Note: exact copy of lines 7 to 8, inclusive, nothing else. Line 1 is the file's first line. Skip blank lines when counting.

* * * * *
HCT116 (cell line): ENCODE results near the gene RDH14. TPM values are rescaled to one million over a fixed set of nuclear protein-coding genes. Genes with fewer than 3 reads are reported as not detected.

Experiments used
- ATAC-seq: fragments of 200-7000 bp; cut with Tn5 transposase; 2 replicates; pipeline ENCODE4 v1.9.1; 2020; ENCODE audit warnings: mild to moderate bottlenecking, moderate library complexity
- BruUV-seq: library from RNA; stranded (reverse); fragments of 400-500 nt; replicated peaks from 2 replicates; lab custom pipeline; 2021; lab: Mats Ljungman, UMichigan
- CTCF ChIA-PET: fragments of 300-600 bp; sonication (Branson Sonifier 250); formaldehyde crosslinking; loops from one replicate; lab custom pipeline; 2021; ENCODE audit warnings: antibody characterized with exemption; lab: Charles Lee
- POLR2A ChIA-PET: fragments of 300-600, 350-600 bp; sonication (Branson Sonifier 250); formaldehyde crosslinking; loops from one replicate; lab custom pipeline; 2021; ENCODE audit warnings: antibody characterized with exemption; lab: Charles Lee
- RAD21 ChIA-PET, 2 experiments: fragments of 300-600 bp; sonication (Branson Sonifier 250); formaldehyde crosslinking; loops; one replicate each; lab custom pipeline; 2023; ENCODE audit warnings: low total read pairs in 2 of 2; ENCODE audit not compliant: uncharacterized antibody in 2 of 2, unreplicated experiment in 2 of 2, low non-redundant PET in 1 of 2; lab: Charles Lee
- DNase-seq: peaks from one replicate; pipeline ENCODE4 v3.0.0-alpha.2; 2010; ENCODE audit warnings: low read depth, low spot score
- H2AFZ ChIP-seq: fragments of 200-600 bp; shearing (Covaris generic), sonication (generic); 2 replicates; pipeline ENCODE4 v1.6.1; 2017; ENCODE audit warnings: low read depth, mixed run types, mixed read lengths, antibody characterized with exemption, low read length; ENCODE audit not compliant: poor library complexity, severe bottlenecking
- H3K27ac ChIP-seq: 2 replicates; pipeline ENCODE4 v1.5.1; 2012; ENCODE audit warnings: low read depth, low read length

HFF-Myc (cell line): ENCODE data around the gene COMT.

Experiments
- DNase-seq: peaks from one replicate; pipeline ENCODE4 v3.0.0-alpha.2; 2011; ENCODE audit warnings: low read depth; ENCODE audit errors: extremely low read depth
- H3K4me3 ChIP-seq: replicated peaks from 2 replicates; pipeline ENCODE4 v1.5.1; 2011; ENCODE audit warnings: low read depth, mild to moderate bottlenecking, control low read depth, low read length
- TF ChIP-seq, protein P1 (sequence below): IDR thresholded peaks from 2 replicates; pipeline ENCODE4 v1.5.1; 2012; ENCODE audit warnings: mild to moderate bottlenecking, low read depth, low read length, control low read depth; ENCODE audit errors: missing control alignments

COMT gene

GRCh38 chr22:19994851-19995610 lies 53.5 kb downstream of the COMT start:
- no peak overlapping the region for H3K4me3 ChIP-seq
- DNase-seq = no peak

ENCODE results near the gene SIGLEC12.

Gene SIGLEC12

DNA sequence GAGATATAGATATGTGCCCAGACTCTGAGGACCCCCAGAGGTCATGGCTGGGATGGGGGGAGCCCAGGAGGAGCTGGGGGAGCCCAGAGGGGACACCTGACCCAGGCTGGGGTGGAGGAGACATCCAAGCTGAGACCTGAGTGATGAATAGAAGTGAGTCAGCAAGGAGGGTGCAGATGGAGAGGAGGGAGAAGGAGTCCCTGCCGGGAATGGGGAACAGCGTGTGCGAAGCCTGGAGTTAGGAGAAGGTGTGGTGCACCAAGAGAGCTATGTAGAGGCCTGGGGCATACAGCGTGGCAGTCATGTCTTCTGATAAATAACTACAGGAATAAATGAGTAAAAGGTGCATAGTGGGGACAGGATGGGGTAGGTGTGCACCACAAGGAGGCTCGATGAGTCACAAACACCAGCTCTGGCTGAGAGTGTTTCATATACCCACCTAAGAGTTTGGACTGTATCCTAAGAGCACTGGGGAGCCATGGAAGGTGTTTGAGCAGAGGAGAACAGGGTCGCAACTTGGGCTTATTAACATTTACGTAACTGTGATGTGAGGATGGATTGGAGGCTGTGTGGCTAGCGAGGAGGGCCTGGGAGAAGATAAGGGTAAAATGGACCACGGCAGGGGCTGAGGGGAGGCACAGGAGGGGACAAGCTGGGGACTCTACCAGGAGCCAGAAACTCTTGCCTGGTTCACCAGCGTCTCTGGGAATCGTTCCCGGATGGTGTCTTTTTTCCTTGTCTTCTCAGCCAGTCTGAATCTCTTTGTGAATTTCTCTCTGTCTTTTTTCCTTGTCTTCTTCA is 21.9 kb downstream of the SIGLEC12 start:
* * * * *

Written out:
- RAD21 ChIA-PET, 2 experiments: fragments of 300-600 bp; sonication (Branson Sonifier 250); formaldehyde crosslinking; loops; one replicate each; lab custom pipeline; 2023; ENCODE audit warnings: low total read pairs in 2 of 2; ENCODE audit not compliant: uncharacterized antibody in 2 of 2, unreplicated experiment in 2 of 2, low non-redundant PET in 1 of 2; lab: Charles Lee
- DNase-seq: peaks from one replicate; pipeline ENCODE4 v3.0.0-alpha.2; 2010; ENCODE audit warnings: low read depth, low spot score